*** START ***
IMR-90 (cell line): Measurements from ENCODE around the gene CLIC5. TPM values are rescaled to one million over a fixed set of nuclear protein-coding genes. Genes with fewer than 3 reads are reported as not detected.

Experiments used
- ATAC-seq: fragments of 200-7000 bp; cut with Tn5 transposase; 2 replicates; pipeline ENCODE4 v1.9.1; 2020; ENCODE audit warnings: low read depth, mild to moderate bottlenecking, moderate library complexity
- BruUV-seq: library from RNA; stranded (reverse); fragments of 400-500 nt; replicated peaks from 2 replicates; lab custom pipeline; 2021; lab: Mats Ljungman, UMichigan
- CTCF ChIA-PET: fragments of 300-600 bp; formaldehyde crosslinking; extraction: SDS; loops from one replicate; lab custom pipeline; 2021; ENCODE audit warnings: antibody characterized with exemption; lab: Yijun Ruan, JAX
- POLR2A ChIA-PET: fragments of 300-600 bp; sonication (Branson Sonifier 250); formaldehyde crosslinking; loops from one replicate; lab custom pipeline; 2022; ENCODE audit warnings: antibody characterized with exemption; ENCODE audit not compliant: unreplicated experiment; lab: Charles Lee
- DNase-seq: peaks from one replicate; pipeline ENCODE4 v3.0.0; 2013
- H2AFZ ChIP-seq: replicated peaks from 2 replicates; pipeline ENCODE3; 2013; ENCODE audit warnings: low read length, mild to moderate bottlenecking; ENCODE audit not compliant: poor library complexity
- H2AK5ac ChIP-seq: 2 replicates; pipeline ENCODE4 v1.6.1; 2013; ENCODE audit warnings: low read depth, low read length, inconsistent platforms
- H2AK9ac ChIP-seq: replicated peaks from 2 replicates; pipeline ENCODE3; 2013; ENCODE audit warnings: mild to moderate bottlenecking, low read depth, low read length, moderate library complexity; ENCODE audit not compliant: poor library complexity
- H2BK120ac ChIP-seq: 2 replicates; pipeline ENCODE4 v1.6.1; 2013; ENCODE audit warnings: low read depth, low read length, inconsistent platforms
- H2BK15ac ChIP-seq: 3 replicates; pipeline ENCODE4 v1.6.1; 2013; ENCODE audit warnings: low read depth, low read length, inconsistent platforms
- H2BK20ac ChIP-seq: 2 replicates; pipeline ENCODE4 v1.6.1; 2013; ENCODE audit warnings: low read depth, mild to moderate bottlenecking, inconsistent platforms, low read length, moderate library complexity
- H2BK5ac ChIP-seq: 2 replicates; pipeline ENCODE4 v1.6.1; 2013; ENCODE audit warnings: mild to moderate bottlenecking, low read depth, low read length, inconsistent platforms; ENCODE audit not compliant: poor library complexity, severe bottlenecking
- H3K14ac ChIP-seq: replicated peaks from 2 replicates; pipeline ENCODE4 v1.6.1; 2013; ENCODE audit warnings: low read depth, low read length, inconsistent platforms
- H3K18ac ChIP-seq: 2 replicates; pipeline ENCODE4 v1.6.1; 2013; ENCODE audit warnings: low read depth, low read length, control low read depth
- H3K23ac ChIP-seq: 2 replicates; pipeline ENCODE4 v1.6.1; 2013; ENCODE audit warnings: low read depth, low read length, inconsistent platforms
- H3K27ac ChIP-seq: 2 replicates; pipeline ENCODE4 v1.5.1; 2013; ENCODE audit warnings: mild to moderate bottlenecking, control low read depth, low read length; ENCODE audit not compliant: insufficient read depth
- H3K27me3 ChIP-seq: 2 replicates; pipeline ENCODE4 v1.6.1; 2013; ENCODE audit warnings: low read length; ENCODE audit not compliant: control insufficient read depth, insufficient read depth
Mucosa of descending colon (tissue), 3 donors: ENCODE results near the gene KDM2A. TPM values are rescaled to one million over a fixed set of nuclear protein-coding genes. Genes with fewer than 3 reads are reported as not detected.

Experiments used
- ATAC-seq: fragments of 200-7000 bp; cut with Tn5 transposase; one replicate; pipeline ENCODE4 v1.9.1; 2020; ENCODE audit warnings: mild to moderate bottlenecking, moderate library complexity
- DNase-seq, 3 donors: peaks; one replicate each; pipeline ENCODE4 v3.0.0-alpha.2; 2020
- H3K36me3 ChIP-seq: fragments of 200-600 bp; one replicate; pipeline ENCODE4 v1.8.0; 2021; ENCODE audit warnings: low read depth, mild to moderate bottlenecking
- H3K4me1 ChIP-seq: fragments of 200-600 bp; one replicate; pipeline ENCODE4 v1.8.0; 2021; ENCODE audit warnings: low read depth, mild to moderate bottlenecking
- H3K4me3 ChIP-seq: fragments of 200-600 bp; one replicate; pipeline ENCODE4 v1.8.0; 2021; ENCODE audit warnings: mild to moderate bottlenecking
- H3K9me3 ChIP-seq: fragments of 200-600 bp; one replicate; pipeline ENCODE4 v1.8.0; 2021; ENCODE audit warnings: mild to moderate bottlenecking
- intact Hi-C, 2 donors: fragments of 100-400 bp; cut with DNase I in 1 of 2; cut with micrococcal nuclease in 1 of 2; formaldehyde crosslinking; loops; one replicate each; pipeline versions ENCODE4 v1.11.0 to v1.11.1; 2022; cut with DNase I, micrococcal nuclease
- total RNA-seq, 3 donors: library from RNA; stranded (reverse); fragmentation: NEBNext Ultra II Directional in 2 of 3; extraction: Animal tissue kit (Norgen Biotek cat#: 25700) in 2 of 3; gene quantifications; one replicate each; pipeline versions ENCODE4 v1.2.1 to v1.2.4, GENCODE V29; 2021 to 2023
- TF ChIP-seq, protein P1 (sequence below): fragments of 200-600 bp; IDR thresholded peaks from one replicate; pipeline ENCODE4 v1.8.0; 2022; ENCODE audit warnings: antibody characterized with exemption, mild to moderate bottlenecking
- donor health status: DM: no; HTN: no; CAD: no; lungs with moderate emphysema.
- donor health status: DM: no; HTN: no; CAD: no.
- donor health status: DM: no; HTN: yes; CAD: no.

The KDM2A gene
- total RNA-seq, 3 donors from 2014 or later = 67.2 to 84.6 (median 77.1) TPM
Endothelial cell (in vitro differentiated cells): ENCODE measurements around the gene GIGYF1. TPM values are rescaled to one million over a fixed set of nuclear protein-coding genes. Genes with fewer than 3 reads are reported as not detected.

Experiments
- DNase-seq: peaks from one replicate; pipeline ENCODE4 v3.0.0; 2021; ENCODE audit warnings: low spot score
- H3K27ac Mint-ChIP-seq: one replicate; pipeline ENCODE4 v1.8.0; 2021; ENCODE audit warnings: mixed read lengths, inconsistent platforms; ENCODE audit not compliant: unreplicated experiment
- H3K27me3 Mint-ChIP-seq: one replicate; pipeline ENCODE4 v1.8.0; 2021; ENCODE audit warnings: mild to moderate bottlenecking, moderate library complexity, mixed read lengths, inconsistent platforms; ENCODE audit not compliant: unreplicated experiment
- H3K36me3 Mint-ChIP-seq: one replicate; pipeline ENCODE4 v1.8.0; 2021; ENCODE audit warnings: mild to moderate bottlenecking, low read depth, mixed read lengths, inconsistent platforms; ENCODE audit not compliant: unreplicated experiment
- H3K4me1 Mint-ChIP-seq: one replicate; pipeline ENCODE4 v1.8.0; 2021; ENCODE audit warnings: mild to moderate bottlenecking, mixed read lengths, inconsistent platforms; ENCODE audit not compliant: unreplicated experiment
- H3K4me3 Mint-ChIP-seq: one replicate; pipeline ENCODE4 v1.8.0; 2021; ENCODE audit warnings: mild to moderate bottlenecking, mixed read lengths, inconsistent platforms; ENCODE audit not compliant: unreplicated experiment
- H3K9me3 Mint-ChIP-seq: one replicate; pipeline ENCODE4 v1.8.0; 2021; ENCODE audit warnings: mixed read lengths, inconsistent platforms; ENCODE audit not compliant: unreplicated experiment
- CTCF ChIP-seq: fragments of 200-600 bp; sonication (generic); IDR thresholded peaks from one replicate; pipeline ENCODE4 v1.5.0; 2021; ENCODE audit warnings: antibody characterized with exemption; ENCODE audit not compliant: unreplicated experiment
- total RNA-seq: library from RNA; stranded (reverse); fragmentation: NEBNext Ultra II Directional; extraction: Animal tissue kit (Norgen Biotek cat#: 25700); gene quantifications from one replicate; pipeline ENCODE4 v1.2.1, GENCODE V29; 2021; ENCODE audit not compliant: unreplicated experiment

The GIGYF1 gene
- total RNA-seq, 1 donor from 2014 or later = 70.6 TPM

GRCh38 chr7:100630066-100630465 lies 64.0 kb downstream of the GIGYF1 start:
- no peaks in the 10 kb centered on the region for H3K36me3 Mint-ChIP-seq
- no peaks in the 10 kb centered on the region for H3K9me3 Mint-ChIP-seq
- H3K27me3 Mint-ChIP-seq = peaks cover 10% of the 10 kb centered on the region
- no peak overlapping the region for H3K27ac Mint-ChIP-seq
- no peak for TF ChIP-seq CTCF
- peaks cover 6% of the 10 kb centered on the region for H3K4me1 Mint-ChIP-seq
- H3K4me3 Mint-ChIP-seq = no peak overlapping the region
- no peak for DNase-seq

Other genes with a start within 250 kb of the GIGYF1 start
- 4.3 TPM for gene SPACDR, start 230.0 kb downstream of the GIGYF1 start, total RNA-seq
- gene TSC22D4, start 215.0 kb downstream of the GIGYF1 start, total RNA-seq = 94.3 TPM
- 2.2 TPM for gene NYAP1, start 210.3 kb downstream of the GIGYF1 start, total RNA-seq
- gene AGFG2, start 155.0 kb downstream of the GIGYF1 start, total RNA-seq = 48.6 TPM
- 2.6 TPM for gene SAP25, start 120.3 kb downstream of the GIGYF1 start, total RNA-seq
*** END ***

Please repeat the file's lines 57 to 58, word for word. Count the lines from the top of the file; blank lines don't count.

- no peak for DNase-seq

Other genes with a start within 250 kb of the GIGYF1 start